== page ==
Thoughts on negative interest rate and the state of our economics.

In Europe the ECB introduced a negative interest rate, over 2 years ago, on lenders deposits in attempt to give a positive impulse to the economy. A few weeks ago an article on Bloomberg, stated that a German bank will start with negative interest rates towards the consumer market. Meaning their retail customer will actually have to pay money for holding cash in a bank account.The last few years the media mentioned negative interest rates for retail customers quite a few times, but it never really happened. Until now…

But why is this important? Because this gives a signal to the global market that it can happen to everyone. Not only the big companies, but also regular people like you and me.


In the video below, Buffet explains what kind of effect interests rates actually have on value. Namely that interest rates have a gravitational pull on value. It does have the effect of making all assets more valuable  So if interest rates are down, or almost near to nothing, values could be almost infinite. With a higher interest rate, values would be pulled down. Hence the bear market everyone fears when the FED or ECB would increase the rates. As long as they keep going with this sustainable lower interest rates, the markets will probably keep going upwards.

With investing the market seems to have become somewhat bubblicious, where a lot of investors are shifting their focus onto higher yields, like high dividend paying companies. Lately the ‘noise’ of dividend investing being the next best thing, tends to be the only place providing a safer and higher yield.

For us? We are dividend investors. We search for solid companies that pay out a regular dividend and with an upwards potential on the long term. Because we only started out 2 years ago, we haven’t really profited from the 7 good years that are past us. Even though there are a lot of claims that we enter a bear market, we continuing investing every month. On the long term it could be interesting to pick up a few stocks on sale when the market is going down. So when raising interest rates, and markets going down because of it. It doesn’t necessarily mean it’s a bad thing.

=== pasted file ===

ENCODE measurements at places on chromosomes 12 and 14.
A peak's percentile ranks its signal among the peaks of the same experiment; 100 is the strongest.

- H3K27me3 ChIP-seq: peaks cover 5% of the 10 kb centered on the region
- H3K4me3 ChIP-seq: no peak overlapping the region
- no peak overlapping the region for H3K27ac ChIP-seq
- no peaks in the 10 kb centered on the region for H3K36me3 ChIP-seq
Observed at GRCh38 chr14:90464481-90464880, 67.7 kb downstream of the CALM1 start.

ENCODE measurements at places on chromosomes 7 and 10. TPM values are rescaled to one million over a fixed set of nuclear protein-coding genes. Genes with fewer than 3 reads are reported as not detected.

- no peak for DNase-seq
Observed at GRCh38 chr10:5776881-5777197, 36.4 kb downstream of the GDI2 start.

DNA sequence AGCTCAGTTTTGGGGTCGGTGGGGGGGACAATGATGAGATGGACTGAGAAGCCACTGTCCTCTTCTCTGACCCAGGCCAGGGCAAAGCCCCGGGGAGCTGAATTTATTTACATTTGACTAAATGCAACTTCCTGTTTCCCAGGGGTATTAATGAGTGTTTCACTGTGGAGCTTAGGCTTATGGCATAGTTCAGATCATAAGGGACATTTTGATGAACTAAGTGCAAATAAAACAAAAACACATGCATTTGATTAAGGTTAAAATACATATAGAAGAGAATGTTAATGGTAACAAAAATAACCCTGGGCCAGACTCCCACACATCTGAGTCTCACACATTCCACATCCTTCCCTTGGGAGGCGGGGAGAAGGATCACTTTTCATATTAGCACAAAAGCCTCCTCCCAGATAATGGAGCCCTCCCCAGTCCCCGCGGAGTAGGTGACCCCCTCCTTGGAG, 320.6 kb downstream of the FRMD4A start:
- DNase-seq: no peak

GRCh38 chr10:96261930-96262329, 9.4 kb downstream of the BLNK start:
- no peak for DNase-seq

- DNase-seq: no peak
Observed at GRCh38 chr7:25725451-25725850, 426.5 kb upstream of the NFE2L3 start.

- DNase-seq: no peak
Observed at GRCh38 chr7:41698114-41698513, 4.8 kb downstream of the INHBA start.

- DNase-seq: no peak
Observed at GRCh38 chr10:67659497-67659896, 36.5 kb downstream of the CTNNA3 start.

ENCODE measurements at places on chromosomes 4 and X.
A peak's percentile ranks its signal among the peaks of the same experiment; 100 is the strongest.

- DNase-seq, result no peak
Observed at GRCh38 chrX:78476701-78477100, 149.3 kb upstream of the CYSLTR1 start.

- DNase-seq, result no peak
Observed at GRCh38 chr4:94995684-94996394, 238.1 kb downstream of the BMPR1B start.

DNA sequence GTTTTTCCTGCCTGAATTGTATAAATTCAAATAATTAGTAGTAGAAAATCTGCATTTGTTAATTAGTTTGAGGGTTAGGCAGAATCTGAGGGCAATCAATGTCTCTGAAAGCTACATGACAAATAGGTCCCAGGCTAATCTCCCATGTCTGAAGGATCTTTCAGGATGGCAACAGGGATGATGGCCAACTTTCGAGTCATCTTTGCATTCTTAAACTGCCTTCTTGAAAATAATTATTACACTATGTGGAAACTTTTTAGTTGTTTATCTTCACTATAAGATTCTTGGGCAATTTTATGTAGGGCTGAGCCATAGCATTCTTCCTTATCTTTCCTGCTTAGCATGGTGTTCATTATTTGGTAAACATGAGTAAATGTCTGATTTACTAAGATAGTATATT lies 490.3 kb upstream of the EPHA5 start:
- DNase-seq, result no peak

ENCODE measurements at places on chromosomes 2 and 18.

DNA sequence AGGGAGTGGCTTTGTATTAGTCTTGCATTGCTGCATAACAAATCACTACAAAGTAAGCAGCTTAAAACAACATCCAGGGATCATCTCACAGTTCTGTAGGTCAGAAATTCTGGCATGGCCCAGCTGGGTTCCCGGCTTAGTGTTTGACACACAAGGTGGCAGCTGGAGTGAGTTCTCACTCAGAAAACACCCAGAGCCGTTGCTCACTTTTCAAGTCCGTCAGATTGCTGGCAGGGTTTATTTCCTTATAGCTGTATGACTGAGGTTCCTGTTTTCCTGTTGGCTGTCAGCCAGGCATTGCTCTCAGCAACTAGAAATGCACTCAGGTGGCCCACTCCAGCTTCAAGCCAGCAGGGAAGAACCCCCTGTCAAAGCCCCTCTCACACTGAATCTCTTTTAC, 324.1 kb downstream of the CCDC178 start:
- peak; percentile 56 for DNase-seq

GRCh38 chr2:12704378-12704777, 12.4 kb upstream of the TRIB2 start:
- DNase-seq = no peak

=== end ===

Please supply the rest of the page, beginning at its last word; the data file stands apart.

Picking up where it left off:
The discussion going stronger now is that QE and holding to lower rates for so long, could actually damage the economy and because manipulating markets by creating bubbles and infinite higher stock prices although values don’t grow accordingly.

On twitter I’ve read the below tweet shared by @_real_John, which – to me – really captures the contradictory situation we’re currently in. While a lot of central banks are desperately try to ‘fix’ the economy, they might not see on time they’re already destroying it at the same time.

Schermafbeelding 2016-10-15 om 12.49.34.png


With all the attention on bringing the economy back to the same state it was in as before the financial crisis in 2008, I believe there is one major misunderstanding here. Namely that the world we live in is constantly evolving and adapting, as are we as people. And that just maybe, it isn’t a bad thing to transition into a new state of economy.



4 thoughts on “Thoughts on negative interest rate and the state of our economics.

  1. Great discussion!

    I always love discussions about negative interest rates because it seems absolutely ridiculous.

    There are a few things that worry me about negative rates. First, we’re basically forcing businesses to spend money rather than keep it in the bank, which means we’re eating into future growth.

    Second, I’m worried about the impact on the market from an interest rate hike.

    Third, I’m really wondering how central banks are going to handle fighting the next recession. Usually central banks lower interest rates to encourage lending and spending. However, with rates near zero or negative, it would be almost impossible to lower interest rates further.


    • The negative interest rates are interesting for sure, especially all the bloated talks around it.

      I agree on your thoughts. I might add that we’re not only force businesses to spend more, but also make it more attractive to take on debt as a way of financial leverage. Your third point wasn’t even on my mind until recently though.

      Thanks for sharing 🙂


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